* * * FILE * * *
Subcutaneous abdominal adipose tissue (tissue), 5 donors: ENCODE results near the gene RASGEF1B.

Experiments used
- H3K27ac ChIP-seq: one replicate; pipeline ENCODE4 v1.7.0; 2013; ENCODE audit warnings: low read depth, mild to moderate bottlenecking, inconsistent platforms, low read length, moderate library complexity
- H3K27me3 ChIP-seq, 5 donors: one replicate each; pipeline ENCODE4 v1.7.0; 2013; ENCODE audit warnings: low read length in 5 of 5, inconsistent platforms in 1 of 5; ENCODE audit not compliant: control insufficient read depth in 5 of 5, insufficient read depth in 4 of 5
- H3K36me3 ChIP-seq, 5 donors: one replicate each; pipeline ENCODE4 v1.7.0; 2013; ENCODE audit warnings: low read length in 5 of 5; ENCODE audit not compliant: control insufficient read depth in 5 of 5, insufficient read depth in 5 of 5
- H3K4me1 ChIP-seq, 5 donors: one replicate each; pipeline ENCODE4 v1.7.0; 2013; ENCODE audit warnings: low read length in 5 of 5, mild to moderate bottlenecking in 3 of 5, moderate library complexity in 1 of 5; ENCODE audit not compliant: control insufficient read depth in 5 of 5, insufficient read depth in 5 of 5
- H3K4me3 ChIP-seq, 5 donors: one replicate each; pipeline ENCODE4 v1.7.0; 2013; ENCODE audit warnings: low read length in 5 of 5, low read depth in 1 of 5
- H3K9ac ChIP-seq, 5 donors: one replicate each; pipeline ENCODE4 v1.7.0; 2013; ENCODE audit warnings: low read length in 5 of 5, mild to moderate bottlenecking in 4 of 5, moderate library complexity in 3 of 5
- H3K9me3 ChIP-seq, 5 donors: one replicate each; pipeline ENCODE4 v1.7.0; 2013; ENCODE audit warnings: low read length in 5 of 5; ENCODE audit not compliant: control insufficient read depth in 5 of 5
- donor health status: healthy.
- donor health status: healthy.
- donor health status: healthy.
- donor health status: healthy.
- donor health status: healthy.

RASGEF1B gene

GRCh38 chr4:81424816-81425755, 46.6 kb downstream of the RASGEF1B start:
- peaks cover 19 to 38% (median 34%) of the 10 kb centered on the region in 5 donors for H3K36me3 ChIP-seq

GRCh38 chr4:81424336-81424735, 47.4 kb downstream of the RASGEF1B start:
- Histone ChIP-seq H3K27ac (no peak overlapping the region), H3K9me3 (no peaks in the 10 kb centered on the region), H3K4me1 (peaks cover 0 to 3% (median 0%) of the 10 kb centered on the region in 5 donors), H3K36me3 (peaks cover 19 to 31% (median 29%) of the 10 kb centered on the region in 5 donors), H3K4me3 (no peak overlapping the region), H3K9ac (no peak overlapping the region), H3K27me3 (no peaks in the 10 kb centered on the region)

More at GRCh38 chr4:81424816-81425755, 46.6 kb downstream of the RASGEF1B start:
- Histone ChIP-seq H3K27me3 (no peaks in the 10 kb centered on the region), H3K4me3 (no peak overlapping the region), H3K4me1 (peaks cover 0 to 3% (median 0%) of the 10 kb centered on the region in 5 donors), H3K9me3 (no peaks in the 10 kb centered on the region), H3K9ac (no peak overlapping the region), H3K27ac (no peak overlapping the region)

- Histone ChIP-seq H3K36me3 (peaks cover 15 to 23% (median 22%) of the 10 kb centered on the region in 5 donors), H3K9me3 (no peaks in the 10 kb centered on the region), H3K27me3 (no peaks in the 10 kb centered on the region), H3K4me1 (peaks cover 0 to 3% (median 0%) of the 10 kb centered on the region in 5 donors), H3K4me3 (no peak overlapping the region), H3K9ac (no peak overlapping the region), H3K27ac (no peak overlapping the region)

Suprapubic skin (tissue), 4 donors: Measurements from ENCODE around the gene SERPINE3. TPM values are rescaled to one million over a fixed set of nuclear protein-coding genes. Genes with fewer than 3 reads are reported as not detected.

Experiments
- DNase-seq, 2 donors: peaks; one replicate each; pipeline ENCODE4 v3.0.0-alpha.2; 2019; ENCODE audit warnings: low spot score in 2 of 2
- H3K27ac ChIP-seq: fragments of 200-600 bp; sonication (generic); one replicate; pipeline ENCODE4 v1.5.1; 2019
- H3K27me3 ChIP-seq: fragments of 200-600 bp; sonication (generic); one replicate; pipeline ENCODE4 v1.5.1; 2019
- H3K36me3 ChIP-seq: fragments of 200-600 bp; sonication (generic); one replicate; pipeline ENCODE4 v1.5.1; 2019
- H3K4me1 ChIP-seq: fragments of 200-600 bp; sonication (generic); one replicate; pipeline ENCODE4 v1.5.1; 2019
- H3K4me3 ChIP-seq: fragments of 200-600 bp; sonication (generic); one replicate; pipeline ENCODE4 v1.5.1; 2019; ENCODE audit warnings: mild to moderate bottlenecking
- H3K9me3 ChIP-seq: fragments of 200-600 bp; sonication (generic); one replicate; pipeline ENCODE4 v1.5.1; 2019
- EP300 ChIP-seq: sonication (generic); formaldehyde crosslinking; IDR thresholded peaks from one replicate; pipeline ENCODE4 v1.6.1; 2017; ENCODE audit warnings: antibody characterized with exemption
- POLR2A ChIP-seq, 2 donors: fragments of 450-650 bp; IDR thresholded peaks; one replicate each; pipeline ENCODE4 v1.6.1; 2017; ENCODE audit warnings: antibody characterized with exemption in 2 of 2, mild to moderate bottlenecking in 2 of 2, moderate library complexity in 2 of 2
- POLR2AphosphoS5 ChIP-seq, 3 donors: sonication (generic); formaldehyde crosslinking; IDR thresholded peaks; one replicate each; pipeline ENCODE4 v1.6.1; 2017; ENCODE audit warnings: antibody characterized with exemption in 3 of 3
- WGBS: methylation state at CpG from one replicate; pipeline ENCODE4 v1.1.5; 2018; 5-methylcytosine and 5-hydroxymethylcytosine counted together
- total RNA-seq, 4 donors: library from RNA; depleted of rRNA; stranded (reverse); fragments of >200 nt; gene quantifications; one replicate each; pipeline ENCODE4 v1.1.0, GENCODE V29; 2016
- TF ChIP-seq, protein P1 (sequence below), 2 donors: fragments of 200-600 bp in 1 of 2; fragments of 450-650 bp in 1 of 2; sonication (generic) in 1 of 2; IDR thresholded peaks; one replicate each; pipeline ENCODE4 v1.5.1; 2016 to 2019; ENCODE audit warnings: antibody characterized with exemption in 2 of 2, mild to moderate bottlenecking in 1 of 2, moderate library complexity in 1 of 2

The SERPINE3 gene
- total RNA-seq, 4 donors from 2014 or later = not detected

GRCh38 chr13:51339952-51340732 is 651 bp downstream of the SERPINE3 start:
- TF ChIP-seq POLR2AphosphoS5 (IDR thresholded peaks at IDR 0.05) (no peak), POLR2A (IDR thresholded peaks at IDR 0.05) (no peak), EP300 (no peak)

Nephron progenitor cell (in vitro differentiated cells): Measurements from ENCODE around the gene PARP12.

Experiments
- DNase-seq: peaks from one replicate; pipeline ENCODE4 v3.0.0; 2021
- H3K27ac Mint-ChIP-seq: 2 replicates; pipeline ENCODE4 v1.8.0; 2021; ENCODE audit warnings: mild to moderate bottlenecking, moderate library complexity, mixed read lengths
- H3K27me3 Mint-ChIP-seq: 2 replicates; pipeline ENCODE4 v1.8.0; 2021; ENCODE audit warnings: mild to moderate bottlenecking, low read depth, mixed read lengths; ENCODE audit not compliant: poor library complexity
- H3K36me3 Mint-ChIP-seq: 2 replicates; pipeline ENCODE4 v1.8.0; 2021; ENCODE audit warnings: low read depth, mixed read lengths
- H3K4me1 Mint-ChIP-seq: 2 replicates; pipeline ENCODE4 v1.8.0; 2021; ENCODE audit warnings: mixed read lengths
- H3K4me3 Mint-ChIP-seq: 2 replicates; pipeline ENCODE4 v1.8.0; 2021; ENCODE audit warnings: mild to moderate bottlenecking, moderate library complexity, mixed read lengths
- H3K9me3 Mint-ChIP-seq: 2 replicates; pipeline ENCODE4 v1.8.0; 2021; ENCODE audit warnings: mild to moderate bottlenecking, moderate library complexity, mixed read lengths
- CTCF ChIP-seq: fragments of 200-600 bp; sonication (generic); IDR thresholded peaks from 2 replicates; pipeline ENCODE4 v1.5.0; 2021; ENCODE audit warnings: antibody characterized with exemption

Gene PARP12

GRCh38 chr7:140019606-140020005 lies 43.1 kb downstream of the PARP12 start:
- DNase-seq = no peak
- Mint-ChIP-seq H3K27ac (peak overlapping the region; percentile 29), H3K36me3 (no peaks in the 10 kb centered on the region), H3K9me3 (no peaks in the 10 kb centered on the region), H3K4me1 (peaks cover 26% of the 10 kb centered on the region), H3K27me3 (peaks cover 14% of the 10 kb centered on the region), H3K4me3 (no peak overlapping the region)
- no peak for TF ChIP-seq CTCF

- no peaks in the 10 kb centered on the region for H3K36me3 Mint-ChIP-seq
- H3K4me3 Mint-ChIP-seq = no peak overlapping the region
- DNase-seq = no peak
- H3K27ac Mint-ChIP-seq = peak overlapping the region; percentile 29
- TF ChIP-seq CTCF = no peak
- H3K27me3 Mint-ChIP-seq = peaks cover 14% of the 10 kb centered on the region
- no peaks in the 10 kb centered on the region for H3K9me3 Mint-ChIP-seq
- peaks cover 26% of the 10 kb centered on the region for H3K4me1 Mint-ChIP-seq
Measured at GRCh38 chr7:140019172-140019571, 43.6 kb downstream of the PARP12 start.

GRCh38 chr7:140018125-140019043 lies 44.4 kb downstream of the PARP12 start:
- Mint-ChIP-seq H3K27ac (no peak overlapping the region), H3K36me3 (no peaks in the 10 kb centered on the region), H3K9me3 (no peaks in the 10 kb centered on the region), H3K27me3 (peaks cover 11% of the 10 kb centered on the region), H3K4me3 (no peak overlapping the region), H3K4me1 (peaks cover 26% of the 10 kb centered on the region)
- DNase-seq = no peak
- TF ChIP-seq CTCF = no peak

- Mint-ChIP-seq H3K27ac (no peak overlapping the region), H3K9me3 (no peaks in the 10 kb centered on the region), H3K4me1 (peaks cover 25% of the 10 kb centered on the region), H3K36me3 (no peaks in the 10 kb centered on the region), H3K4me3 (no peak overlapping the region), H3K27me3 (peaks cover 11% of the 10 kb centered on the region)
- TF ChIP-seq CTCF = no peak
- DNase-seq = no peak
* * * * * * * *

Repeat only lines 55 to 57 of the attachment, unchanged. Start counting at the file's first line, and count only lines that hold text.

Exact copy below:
- Mint-ChIP-seq H3K27ac (peak overlapping the region; percentile 29), H3K36me3 (no peaks in the 10 kb centered on the region), H3K9me3 (no peaks in the 10 kb centered on the region), H3K4me1 (peaks cover 26% of the 10 kb centered on the region), H3K27me3 (peaks cover 14% of the 10 kb centered on the region), H3K4me3 (no peak overlapping the region)
- no peak for TF ChIP-seq CTCF

- no peaks in the 10 kb centered on the region for H3K36me3 Mint-ChIP-seq